By Amie Parnes - 07/29/14 06:00 AM EDT
First lady Michelle ObamaMichelle ObamaOvernight Tech: Facebook's Sandberg comes to Washington | Senate faces new surveillance fight | Warren enters privacy debate Michelle Obama signs up for Snapchat Michelle Obama: 'It's time for us to come together' MORE is jumping headfirst into a midterm election campaign, during a year in which many Democrats are shunning her husband.
The popular first lady, who was reluctant to play a major role in previous midterm elections, has hit the stump early and often this cycle, appearing at Democratic campaign functions around the country and keynoting roundtable forums.
On Monday, in a major push to rally Democrats and big-money donors, Obama spearheaded a voter contract drive for the Democratic Congressional Campaign Committee, where she asked Democrats to be as passionate and hungry as when they elected her husband to office.
“When it comes to the midterm elections this November, we need you to be as passionate and as hungry as you were in 2008 and 2012,” Obama says in the video sent to supporters. “In fact, you need to be even more passionate and more hungry to get Democrats elected to Congress, because these elections will be even harder and even closer than those presidential elections.
“We’re talking about elections that are won and lost on a few thousand votes or even a few hundred votes,” the first lady continued.
Her advocacy for Democrats comes on the heels of a certain disenchantment by even die-hard supporters who have grown weary of President Obama’s policies, especially during a lackluster second term where he’s failed to put points on the board.
The president’s approval rating stands at 42 percent, according to a CNN/ORC International Survey released last week. The first lady’s approval ratings clock in around 69 percent, according to a recent Pew poll. While first ladies often have higher ratings than their husbands, Democrats are looking more than ever to seize on Michelle Obama’s likeability.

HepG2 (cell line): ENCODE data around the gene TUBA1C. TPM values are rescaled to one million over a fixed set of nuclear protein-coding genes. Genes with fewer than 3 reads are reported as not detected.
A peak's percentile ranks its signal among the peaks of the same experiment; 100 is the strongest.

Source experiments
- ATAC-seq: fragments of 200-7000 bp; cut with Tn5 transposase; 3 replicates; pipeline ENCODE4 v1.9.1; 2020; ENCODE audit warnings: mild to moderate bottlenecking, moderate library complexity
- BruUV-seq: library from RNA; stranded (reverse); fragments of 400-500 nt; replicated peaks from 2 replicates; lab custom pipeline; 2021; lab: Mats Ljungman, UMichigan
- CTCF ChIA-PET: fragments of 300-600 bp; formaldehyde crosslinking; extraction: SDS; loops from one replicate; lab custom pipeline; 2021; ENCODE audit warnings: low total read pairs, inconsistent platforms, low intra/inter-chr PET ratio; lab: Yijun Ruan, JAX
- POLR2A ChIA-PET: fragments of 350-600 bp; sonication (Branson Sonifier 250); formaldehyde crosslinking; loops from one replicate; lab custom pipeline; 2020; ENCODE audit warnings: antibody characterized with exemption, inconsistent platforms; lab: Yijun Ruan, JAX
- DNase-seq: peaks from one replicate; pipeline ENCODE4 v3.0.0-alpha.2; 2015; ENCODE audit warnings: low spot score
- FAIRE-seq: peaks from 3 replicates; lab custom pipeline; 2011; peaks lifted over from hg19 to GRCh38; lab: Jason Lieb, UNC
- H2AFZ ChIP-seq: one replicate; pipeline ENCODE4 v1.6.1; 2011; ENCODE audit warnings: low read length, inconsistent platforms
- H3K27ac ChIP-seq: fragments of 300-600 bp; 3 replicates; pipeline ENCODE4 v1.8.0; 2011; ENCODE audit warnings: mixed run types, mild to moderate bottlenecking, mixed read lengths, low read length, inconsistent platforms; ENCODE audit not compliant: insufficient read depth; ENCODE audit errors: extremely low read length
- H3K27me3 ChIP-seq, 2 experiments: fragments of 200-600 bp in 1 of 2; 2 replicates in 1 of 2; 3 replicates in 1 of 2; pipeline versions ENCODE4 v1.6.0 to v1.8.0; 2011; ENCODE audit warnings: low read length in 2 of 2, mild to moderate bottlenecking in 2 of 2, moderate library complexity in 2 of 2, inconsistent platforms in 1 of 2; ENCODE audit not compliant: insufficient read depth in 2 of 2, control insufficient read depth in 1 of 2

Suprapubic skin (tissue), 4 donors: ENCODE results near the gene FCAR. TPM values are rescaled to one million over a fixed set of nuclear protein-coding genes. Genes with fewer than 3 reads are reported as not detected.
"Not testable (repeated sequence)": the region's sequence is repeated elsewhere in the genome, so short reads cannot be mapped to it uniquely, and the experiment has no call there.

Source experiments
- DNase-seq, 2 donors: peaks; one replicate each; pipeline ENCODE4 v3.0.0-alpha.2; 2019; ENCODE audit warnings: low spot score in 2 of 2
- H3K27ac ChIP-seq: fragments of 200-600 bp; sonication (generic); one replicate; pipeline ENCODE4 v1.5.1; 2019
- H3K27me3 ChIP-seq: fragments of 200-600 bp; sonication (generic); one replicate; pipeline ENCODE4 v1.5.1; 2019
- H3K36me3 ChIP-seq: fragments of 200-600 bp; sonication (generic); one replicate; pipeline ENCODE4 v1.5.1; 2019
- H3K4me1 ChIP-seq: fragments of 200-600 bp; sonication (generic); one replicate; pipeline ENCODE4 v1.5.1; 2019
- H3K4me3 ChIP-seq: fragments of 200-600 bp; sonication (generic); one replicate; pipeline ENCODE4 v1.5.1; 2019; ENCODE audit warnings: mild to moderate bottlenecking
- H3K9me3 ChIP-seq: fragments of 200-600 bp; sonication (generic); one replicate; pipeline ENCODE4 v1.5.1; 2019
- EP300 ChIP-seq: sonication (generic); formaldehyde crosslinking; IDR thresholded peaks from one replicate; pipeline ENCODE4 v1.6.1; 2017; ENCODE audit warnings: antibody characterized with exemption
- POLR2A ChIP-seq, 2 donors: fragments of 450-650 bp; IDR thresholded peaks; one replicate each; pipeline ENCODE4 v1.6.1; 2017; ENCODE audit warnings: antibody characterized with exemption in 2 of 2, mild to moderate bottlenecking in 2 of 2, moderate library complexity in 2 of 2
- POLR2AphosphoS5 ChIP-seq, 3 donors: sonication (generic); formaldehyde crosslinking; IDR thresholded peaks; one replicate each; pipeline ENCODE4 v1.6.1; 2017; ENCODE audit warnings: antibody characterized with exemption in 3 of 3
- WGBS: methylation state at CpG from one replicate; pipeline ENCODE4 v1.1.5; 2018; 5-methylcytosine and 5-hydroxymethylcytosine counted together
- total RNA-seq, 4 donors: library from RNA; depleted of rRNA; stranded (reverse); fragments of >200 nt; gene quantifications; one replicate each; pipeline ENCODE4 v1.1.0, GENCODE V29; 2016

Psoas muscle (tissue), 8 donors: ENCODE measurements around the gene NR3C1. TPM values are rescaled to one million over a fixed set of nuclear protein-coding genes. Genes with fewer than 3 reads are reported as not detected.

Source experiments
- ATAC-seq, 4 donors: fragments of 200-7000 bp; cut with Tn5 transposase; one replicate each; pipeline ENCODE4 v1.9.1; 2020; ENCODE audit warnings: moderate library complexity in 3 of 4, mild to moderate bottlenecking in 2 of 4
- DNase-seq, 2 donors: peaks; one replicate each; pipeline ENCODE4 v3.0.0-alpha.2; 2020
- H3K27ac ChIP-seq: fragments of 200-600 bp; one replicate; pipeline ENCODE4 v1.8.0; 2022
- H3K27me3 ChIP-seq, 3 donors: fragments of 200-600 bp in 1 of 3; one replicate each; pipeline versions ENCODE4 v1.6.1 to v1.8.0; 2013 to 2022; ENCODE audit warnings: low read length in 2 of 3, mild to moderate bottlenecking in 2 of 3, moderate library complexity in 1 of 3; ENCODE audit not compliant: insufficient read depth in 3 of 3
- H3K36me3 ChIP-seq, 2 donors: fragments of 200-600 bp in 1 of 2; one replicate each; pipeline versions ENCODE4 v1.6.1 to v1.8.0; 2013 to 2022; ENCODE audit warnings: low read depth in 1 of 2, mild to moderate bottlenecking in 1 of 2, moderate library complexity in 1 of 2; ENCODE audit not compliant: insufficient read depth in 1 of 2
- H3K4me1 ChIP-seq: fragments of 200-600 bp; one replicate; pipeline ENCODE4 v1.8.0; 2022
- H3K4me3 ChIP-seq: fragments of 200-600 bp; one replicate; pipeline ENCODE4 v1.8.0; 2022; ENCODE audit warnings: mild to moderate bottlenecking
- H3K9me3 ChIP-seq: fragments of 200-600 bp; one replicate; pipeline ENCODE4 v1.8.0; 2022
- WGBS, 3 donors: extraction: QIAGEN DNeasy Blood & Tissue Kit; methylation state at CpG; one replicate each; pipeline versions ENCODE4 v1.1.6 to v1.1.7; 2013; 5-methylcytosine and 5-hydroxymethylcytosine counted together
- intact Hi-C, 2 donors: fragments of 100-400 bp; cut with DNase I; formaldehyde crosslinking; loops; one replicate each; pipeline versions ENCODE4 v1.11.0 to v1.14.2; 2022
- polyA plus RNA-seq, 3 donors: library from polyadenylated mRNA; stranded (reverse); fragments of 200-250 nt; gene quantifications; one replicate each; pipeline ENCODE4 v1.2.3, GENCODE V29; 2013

“Let’s face it, there’s no one like her at the White House,” one former senior administration official said. “No one.”
“The president is not where he once was,” the former official said. “She is. She fills the void in a big way.”
Democratic strategist Doug Thornell agreed: “I think she’s the best surrogate Democrats have right now.”
Last week, at the event in Chicago, with the president just two and a half years from ending his second term, the first lady asked donors to “dig deep” and help her husband win his last election.
“We need to be engaged right from the beginning and that’s where all of you come in,” Obama said. “Because there is something you can do right now today to make a difference and that is to write a big fat check. I kid you not. I’m going to be honest with you. That’s what we need you to do right now. We need you to write the biggest, fattest check that you can possibly write.”
With the clock ticking on her husband’s term, Thornell said Obama realizes the political landscape “would look a lot different with a Republican Senate than a Democratic Senate.”
“All of the gains that we made could be at risk,” Thornell said. “It’s about finishing his term on a high note and making sure his accomplishments are protected.”